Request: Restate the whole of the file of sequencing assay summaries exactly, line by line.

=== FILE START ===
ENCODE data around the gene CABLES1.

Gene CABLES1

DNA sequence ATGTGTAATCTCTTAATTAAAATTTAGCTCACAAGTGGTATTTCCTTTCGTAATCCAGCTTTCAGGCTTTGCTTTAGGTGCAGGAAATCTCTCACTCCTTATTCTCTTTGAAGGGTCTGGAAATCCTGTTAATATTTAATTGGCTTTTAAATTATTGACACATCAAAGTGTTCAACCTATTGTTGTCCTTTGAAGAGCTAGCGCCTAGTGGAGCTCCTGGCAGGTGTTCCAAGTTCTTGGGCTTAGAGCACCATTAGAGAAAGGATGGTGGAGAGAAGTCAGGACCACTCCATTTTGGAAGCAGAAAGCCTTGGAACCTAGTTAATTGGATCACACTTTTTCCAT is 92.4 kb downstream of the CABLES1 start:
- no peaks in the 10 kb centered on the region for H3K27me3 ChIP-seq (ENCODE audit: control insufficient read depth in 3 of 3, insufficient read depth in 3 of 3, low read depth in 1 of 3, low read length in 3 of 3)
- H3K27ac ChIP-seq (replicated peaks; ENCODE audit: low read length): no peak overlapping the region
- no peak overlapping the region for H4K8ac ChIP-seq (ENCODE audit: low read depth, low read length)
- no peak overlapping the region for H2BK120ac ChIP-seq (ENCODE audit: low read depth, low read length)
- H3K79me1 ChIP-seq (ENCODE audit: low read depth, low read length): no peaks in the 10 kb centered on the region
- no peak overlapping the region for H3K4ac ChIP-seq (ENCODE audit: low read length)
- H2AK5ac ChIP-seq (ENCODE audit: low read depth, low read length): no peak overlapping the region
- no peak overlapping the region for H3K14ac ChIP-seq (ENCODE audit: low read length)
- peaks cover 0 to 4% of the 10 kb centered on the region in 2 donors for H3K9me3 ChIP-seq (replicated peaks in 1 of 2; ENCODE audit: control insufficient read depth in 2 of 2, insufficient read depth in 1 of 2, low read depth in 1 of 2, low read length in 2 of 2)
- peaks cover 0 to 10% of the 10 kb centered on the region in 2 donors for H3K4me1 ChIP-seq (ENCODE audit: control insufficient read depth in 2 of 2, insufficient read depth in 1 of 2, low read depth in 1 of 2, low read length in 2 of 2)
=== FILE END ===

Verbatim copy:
ENCODE data around the gene CABLES1.

Gene CABLES1

DNA sequence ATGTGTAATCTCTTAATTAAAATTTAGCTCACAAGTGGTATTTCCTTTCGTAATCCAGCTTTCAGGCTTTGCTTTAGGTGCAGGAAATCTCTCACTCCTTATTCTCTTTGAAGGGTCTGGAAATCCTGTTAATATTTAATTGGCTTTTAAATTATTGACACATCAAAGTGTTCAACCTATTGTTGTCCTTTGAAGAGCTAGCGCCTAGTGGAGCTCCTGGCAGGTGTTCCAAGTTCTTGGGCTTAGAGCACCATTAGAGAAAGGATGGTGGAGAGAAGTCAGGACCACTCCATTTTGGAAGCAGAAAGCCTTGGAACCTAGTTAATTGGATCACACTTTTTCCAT is 92.4 kb downstream of the CABLES1 start:
- no peaks in the 10 kb centered on the region for H3K27me3 ChIP-seq (ENCODE audit: control insufficient read depth in 3 of 3, insufficient read depth in 3 of 3, low read depth in 1 of 3, low read length in 3 of 3)
- H3K27ac ChIP-seq (replicated peaks; ENCODE audit: low read length): no peak overlapping the region
- no peak overlapping the region for H4K8ac ChIP-seq (ENCODE audit: low read depth, low read length)
- no peak overlapping the region for H2BK120ac ChIP-seq (ENCODE audit: low read depth, low read length)
- H3K79me1 ChIP-seq (ENCODE audit: low read depth, low read length): no peaks in the 10 kb centered on the region
- no peak overlapping the region for H3K4ac ChIP-seq (ENCODE audit: low read length)
- H2AK5ac ChIP-seq (ENCODE audit: low read depth, low read length): no peak overlapping the region
- no peak overlapping the region for H3K14ac ChIP-seq (ENCODE audit: low read length)
- peaks cover 0 to 4% of the 10 kb centered on the region in 2 donors for H3K9me3 ChIP-seq (replicated peaks in 1 of 2; ENCODE audit: control insufficient read depth in 2 of 2, insufficient read depth in 1 of 2, low read depth in 1 of 2, low read length in 2 of 2)
- peaks cover 0 to 10% of the 10 kb centered on the region in 2 donors for H3K4me1 ChIP-seq (ENCODE audit: control insufficient read depth in 2 of 2, insufficient read depth in 1 of 2, low read depth in 1 of 2, low read length in 2 of 2)